I got back playing and we won the league while Teddy Sheringham, who had been my constant companion in rehab, also returned to score in the Champions League Final.
I had watched players like Roy Keane and seen how single-minded they were. I knew if I didn't have a work ethic, to go along with my ability, I wouldn't make it.
I went back for pre-season in 1999 knowing it was a big year as my contract was up in the summer of 2000. If I kept myself fit, I was good enough to get a new contract.
But the injuries kept coming back and I ended up going to more doctors and specialists and hearing many more different opinions.
United wanted me to have an operation on my groins which carried a lot of risk because I wasn't fully developed physically.
I felt they were being bit selfish because they had nothing to lose. If it worked they had a player and if it didn't, they'd find a replacement pretty quickly. But it was my body.
Brian Kerr was a great mentor to me at this time and suggested that I try UCD. I could go to College and play in the League of Ireland where the training demands wouldn't be as severe as United.
It was hard decision to tell United I wasn't having the operation. I had a long chat with Alex Ferguson and he was excellent. He understood where I was coming from and in the end everybody was happy.
I enjoyed UCD and the chance to experience college life and things went well for me in the beginning. Just before Christmas 2000 I went back to United for a week.
Going over on the plane I met Roy Keane and we had a good chat. He knew I had been back in Ireland and that things were going well for me. He told me to keep being single-minded.
Alex Ferguson made me train with the first team that week and I held my own. One day we were having a practice match and he called out the midfield for the one of the teams.
It was: "Beckham, Giggs, Keane and Grogan".
At that point it looked like I would be returning to United at the start of the 2001-02 season but, in February 2001, the injuries started coming back.
A specialist in Dublin took a look, sat me down and told me I wouldn't be able to play football again. There were tears in my eyes and I was gutted, but at least he was honest.
Having consulted a few other doctors, he suggested I might have the operation United wanted but warned it would be my last chance to make it as a professional footballer.
After the operation was a lonely time as I did my rehab on my own but I was determined not to give up. I got back playing for UCD towards the end of the 2001-02 season and that summer I was ready to try and make it in England. I went to Millwall for three weeks trial and was offered a contract within a week.
There was great satisfaction in that. People had told me I'd never make it back in England so it was one of the most satisfying moments of my career.
My ambition was to get into the first team and I knew it was attainable. I worked hard for two months and was on the verge of achieving my goal when I felt the pain.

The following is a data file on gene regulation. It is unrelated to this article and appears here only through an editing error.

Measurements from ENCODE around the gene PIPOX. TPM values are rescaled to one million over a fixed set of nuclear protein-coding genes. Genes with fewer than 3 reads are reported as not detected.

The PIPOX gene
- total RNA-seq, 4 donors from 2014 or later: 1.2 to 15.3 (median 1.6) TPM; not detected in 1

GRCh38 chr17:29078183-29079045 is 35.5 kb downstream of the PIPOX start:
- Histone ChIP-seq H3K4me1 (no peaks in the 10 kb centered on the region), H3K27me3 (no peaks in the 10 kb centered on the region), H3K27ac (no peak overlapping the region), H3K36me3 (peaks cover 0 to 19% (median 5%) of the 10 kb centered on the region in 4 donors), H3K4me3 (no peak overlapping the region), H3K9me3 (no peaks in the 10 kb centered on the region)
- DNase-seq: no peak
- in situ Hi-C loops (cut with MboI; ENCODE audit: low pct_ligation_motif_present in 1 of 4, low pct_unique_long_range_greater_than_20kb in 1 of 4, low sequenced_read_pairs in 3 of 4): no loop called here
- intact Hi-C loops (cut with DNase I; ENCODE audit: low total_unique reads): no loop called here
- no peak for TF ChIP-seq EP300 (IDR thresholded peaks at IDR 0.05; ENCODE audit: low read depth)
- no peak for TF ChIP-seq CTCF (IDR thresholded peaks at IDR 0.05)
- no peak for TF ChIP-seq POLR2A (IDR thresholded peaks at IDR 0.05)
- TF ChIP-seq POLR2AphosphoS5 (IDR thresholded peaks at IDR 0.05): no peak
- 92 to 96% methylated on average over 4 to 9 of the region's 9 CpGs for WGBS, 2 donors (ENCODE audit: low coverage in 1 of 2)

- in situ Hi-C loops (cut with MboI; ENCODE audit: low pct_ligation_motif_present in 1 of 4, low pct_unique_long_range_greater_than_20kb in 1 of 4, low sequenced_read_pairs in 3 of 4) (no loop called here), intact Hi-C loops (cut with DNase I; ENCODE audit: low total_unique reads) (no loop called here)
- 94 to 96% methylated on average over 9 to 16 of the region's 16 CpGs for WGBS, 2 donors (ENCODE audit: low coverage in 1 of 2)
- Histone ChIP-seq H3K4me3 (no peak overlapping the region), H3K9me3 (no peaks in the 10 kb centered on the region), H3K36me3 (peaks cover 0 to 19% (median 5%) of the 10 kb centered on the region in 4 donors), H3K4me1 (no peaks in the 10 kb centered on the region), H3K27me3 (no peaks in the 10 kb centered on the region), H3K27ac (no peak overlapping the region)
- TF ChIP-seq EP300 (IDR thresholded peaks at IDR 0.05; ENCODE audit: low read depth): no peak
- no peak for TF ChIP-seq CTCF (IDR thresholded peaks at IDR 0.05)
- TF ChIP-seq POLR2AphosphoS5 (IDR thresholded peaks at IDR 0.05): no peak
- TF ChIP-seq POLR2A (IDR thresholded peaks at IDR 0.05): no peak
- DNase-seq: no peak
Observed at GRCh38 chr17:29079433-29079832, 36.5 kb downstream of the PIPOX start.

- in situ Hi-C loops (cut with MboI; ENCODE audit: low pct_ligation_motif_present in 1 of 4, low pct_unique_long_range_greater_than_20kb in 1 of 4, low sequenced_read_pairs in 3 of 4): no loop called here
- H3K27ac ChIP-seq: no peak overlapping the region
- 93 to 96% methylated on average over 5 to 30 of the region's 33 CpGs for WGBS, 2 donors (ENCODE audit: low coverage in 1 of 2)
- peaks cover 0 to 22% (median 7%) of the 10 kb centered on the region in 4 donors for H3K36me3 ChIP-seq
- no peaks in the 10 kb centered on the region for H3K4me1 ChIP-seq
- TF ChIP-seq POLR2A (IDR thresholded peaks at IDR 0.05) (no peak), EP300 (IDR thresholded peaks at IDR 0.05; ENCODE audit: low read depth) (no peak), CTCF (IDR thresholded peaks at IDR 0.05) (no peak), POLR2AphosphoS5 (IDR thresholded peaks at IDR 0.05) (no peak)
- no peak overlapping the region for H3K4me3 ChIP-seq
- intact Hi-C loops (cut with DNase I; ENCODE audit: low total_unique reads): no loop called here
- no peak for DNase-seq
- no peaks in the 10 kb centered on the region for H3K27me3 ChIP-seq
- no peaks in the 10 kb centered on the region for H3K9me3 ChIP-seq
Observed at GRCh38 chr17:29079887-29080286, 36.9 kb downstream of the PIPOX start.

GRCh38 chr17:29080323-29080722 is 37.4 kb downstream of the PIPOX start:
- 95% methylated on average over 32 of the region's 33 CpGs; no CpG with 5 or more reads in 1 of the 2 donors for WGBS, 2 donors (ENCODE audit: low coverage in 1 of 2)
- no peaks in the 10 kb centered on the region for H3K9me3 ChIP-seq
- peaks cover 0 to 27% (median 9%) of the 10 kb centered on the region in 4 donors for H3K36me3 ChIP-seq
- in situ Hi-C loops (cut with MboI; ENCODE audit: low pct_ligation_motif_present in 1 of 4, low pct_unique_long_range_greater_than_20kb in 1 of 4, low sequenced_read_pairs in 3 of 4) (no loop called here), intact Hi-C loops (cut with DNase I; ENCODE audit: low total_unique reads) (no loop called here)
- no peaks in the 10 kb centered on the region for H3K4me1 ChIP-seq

For a while I was in denial and tried to play through the pain barrier but it soon became obvious to everybody that I had a problem.
A course of four injections was prescribed and the hope was that this mixture of cortisone and anti-inflammatories would see me through the season pain free.
Four weeks after those jabs the pain returned and it wasn't quite the surprise I had hoped for on my 21st birthday.
I kept my secret to myself over the weekend as I celebrated my birthday over the weekend with family and friends who had made the effort to come over to London.
My injury is a unique injury because not many people get it and nobody, as yet, knows how to cure it. A lot of people were willing to see me and treat me as a guinea pig in the hope of using me to find a cure but I knew my body was not up to it anymore.
Deep down I knew I had done everything to sort out my injury and continuing to look for a cure was only clutching at straws.
I wasn't willing to jeopardise my health or quality of life in future years.
People who have seen my x-rays have always been shocked by the severity of the damage to my pelvis for someone of such a young age. Their concern was that continued stress on the pelvis from training would cause even more damage and eventually leave me crippled.
The hardest thing is to admit that it's time to quit and then being brave enough to do it.
After two days thinking things over I headed back to Millwall, still unsure what to do. After parking the car I went for a walk to gather my thoughts.
As I walked around the training ground something clicked in my brain. I started thinking positive.
I looked back at how hard I had worked over the past five years, first to get to Manchester United and onto the Irish international team. Then to make a success of my time at UCD where I got a Diploma in Sports Management as well as a few goals. And finally there was my success in getting back to full time football with Millwall.
I told myself I had shown a lot of character to achieve all that by the time I was 21 and the future now held little fear for me. I was big enough and brave enough to walk away from football and start a new life.
Then I took a deep breath and walked into the training ground with my head held high. I sat down with the manager, Mark McGhee, and told him I was walking away from football.
I could easily have sat tight and picked up my wages for the remainder of my contract but this wasn't about money. It was about my future and being honest with myself.
I was never going to walk away from Millwall feeling sorry for myself because life goes on, no matter who you are. "What doesn't kill you, makes you" is a saying I like.
I got my stuff together, said goodbye to the people I had to, and left London with my head held high and a smile on my face, determined to make something of my future life back in Ireland. I had no regrets.
I have no worries about my future and I certainly don't feel sorry for myself or expect anybody to be sorry for me. I have had five great years as a professional football and rubbed shoulders with some of the biggest names.
I will always be rooting for the likes of John O'Shea, Graham Barrett, Stephen Reid and Richard Sadlier to achieve everything they can from the game and don't begrudge them anything.
I think I am a stronger person for it all and, whatever I chose to do, I have the confidence to know that I will succeed because I will bring the same work ethic that stood me so well in football.
It's not a matter of looking back and asking: "What if?". It's about looking forward and saying: "What's next?"
It's the end of one chapter and the start of another, but the book is far from finished!